Seventy-five percent (75%) of all students in learning support are boys with eighty percent (80%) of boys being referred to the office for discipline
Seventy-five percent (75%) of all students in learning support are boys with eighty percent (80%) of boys being referred to the office for discipline. Given that research conclusively demonstrates that boys are not auditory learners (learning by listening), teaching them the way they do learn is central to student success. Because these boys are not taught according to their individual learning style, they tend to fidget by being made to sit for too long and they become disruptive when they are unable to engage their whole body in learning activities. The end result is that when there is a lack of individualized student learning, boys routinely end up being sent to the office for disciplinary action. There is a rather simple solution; boys will succeed in school when taught according to their individual learning strengths.
Research shows that every person has a learning style, regardless of IQ, achievement level or socioeconomic status. Some learning-style elements are biologically imposed and others are developmental. If education is going to succeed for all, leaving the "one size does not fit all" at the entrance to the learning space, whether that space is a classroom, a garden or a hands-on workshop, reshaping the landscape of teaching strategies for these boys will lead to increased motivation to learn and improved achievement.
In July 1609, an English ship on its way to the Colony of Virginia was shipwrecked on Bermuda's reefs. The survivors built a rescue vessel, which left Bermuda in 1610. Four hundred years later in Bermuda, a group of 8th graders using a learning-styles approach researched the mystery ship and constructed a five-foot model named Patience. The outcome was so impressive that the students won a National Award in Bermuda and "sailed" the vessel onto the pages of the prestigious Junior version of National Geographic Magazine.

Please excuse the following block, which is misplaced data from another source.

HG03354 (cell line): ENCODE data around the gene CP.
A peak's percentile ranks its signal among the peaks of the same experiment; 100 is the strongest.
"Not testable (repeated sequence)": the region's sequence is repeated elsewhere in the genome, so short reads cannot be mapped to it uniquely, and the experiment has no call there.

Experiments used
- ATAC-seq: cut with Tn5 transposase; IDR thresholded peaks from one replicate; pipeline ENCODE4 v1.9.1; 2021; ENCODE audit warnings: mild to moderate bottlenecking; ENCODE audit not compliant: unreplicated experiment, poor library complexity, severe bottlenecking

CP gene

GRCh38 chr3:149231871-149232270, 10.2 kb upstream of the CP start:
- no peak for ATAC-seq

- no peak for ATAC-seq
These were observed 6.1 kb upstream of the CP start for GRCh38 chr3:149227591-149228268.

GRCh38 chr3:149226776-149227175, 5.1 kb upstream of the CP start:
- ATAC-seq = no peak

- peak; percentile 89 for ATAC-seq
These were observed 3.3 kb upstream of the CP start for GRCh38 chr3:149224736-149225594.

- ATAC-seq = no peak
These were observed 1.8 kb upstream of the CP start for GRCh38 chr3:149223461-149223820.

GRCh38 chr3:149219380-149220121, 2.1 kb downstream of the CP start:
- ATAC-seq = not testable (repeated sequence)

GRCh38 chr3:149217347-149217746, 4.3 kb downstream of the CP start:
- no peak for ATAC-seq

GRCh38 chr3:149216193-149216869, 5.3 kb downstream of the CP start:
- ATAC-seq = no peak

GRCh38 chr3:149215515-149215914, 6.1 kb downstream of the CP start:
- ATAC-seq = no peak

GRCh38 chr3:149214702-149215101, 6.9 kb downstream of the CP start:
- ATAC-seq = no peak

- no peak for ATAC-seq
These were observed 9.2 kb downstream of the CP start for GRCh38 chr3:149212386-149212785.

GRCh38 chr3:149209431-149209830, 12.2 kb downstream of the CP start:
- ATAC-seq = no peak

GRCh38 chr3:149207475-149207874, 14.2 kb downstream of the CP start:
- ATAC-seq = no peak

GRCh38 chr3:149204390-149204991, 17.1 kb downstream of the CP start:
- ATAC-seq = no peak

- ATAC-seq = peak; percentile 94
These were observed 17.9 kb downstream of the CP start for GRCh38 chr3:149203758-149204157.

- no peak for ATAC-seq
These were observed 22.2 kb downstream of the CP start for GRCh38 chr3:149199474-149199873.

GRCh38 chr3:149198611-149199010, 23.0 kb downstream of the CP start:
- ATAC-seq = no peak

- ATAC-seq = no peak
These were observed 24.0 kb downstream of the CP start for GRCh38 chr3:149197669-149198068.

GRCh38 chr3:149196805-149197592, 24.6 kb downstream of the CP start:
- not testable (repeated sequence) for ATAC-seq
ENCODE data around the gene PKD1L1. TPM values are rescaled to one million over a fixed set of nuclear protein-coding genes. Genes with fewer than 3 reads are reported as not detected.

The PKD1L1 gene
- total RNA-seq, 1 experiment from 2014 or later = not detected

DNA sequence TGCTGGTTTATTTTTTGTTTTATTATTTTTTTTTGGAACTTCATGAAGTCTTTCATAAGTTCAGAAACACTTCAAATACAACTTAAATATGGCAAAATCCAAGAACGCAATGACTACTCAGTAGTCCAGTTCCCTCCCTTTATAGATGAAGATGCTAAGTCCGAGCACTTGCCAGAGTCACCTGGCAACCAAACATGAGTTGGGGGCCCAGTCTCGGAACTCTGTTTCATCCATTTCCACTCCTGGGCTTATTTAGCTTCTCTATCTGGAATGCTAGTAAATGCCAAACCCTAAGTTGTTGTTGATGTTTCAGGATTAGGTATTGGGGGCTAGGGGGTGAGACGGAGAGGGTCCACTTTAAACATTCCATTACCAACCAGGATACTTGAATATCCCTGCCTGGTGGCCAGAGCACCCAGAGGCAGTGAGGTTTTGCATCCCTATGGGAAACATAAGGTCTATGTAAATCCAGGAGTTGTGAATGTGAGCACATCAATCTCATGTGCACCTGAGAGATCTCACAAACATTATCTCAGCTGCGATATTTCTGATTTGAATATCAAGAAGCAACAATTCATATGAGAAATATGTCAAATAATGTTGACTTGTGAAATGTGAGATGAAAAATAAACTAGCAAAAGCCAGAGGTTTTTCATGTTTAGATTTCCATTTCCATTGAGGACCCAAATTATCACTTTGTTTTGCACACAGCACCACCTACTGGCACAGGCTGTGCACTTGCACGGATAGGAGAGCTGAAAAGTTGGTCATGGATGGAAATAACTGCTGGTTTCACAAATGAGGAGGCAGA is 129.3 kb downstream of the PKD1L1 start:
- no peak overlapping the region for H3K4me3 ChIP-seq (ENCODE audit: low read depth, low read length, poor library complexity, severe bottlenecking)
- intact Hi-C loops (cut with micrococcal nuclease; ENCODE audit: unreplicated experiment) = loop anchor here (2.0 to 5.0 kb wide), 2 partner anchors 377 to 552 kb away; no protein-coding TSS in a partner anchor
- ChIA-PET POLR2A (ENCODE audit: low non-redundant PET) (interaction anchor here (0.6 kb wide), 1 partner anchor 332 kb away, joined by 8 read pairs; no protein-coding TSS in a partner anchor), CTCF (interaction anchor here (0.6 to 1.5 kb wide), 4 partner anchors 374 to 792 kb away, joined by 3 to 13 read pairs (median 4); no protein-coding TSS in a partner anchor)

The boys involved in the project were challenged with traditional "chalk 'n' talk" lessons. Consequently, the students repeatedly were referred to the office for discipline matters. The project at Clearwater Middle School integrated math, technology and ELA lessons into both the research and building of the five-foot model, Patience. The boys often chose to remain after school to work on Patience and even volunteered to come in on weekends. The boys learned math through the measurement and fashioning of ribs, timbers, and masts of the model. They measured angles and semi circles and the boys constructed their own scale diagrams. One boy wrote a story which appeared in the School's Young Observer section of Bermuda's daily newspaper, the Royal Gazette.
The girls however were not left out! Using a global learning-styles approach to Family Studies in addition to traditional curriculum, the girls studied 17th century diet, recipes and dishes. The girls made 17th century costumes in sewing class and were part of the 400th Anniversary Celebrations, which took place in Bermuda in May 2010.
Using a learning-styles approach to lessons in addition to traditional curriculum makes learning fun, enjoyable, motivating and so much more attractive to learners of all ages. In the case of the Patience project, middle-school students excelled.
Patience now sits in the St. George, Bermuda Town Hall
Dr. Derek Tully, Deputy Principal
Director, Center for the Study of Learning and Teaching Styles, Clearwater Middle School.
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